View Full Version : Canister lets you add water (or bodily fluids) to recharge batteries

03-02-2011, 11:03 AM
//So how much do these NaSi canisters cost?

SiGNa Portable Cartridges

SiGNa Chemistry Inc. is launching a hydrogen-producing cartridge, the mobile-H2™, that will work with a portable, pocket-sized fuel cell charger to provide instant power for cell phones and other mobile devices. You simply add water to the cartridge, and the device will charge depleted batteries on the go. For further convenience, any water will do (even waste water). Unlike solar battery chargers, you don’t need to worry about getting enough sunlight. According to its press materials, these cartridges provide a steady level of power from beginning to end.

This sounds a bit like magic, but it actually involves some well-known chemistry. SiGNa’s hydrogen cartridge technology is based on the combination of sodium and silicon in the form of sodium silicide (NaSi). Normally, sodium metal reacts violently with water to produce hydrogen gas. SiGNa has found a technique to take full advantage of the reducing power of sodium without the safety concerns.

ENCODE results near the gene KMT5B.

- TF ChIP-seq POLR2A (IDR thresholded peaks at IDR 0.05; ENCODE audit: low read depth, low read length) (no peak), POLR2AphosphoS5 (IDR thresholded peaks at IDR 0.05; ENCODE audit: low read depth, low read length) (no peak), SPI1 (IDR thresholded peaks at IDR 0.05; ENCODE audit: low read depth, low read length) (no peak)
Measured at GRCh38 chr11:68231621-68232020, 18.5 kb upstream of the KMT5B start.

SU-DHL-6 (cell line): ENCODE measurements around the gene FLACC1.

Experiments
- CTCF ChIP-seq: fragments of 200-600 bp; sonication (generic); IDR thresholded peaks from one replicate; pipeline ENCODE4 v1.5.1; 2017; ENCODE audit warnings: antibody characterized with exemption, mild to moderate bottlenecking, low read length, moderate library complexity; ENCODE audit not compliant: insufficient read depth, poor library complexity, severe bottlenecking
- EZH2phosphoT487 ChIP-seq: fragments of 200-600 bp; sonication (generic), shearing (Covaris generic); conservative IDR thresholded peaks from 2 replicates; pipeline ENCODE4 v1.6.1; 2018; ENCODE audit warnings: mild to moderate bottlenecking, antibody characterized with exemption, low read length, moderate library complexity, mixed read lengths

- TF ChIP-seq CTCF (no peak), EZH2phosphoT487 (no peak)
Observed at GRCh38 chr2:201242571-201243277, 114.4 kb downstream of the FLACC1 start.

SiGNa hasn’t released details on the synthesis of their sodium silicide. However, based on publications from SiGNa’s CEO and collaborators, we know that, in the past, they have absorbed sodium into silica by coating commercially available silica gel with a liquid sodium-potassium alloy (Na2K) to create a black powder. They then give the powder various heat treatments to create a material with enhanced stability.

SiGNa’s sodium silicide might have a similar production process. NaSi is stable for long periods in open air (over two years) and reacts controllably with water.

When SiGNa’s sodium silicide meets water, it immediately produces low-pressure hydrogen gas (H2). Then, a low-cost fuel cell device, such as myFC’s Powertrekk, converts the H2 gas into electricity to recharge batteries. The other products of this reaction are simply heat and sodium silicate (Na2Si2O5), which is a common compound that is used in cements, textiles, automobiles, and other materials. The heat released can be recaptured and used within the electricity-making process, so we assume that this won’t amount to a super hot device that’ll be uncomfortable to carry around.

The charging device.


Full article + interview with CEO @ http://arstechnica.com/science/news/2011/03/just-add-water-to-recharge-batteries.ars?utm_source=ronpaulforums.com

03-02-2011, 01:39 PM
Need to see price, shelf life, mah, size. But having a battery that can store a long time and is ready when you activate it, is a very useful thing to have.

03-05-2011, 06:34 PM
Cool, I want one.

03-05-2011, 06:48 PM
found of vid of it in action: http://vimeo.com/19920920